92. In the coming months, you’ll be able to request removal of Google Search results that have your contact info with an easy-to-use tool.

93. Protected Computing, a toolkit that helps minimize your data footprint, de-identifies your data and restricts access to your sensitive data.

94. On-device encryption is now available for Google Password Manager.

95. We’re continuing to auto enroll people in 2-Step Verification to reduce phishing risks.

What else?!

Illustration of a black one-story building with large windows. Inside are people walking around wooden tables and white walls containing Google hardware products. There is a Google Store logo on top of the building.

96. A new Google Store is opening in Williamsburg.

97. This is our first “neighborhood store” — it’s in a more intimate setting that highlights the community. You can find it at 134 N 6th St., opening on June 16.

98. The store will feature an installation by Brooklyn-based artist Olalekan Jeyifous.

99. Visitors there can picture everyday life with Google products through interactive displays that show how our hardware and services work together, and even get hands-on help with devices from Google experts.

100. We showed a prototype of what happens when we bring technologies like transcription and translation to your line of sight.

Google I/O 2022: Advancing knowledge and computing


Nearly 24 years ago, Google started with two graduate students, one product, and a big mission: to organize the world’s information and make it universally accessible and useful. In the decades since, we’ve been developing our technology to deliver on that mission.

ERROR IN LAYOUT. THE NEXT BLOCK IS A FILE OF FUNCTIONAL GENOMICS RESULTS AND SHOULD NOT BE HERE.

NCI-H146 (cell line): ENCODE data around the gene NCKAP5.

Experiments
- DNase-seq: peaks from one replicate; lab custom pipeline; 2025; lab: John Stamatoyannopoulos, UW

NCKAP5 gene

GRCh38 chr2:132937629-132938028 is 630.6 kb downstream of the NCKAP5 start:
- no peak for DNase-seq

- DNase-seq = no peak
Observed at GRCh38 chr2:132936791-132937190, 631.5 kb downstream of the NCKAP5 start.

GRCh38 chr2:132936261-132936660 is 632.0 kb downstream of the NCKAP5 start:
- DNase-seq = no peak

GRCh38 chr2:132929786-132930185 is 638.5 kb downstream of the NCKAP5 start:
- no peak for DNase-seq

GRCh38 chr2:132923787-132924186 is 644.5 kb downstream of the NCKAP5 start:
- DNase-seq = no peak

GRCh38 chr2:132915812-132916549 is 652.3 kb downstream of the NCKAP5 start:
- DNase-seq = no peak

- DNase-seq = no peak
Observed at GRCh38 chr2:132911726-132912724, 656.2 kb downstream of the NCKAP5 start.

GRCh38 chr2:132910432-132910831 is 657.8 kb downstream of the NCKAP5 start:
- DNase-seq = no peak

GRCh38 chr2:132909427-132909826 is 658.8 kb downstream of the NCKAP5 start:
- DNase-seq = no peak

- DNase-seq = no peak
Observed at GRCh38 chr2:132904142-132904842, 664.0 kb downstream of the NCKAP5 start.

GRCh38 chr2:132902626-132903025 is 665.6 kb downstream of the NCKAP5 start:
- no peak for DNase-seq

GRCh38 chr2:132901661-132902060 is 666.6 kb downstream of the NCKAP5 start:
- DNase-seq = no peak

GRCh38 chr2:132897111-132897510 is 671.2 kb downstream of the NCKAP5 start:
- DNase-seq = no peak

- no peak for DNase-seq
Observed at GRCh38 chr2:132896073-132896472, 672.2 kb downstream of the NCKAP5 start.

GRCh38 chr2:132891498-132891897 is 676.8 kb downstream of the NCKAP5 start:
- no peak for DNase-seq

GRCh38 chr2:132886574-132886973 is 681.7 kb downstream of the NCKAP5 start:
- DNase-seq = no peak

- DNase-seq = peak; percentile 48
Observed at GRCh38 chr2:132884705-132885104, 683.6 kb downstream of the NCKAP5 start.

The progress we've made is because of our years of investment in advanced technologies, from AI to the technical infrastructure that powers it all. And once a year — on my favorite day of the year :) — we share an update on how it’s going at Google I/O.

Today, I talked about how we’re advancing two fundamental aspects of our mission — knowledge and computing — to create products that are built to help. It’s exciting to build these products; it’s even more exciting to see what people do with them.

Thank you to everyone who helps us do this work, and most especially our Googlers. We are grateful for the opportunity.

- Sundar

Editor’s note: Below is an edited transcript of Sundar Pichai's keynote address during the opening of today's Google I/O Developers Conference.

Hi, everyone, and welcome. Actually, let’s make that welcome back! It’s great to return to Shoreline Amphitheatre after three years away. To the thousands of developers, partners and Googlers here with us, it’s great to see all of you. And to the millions more joining us around the world — we’re so happy you’re here, too.

Last year, we shared how new breakthroughs in some of the most technically challenging areas of computer science are making Google products more helpful in the moments that matter. All this work is in service of our timeless mission: to organize the world's information and make it universally accessible and useful.

I'm excited to show you how we’re driving that mission forward in two key ways: by deepening our understanding of information so that we can turn it into knowledge; and advancing the state of computing, so that knowledge is easier to access, no matter who or where you are.

Today, you'll see how progress on these two parts of our mission ensures Google products are built to help. I’ll start with a few quick examples. Throughout the pandemic, Google has focused on delivering accurate information to help people stay healthy. Over the last year, people used Google Search and Maps to find where they could get a COVID vaccine nearly two billion times.

A visualization of Google’s flood forecasting system, with three 3D maps stacked on top of one another, showing landscapes and weather patterns in green and brown colors. The maps are floating against a gray background.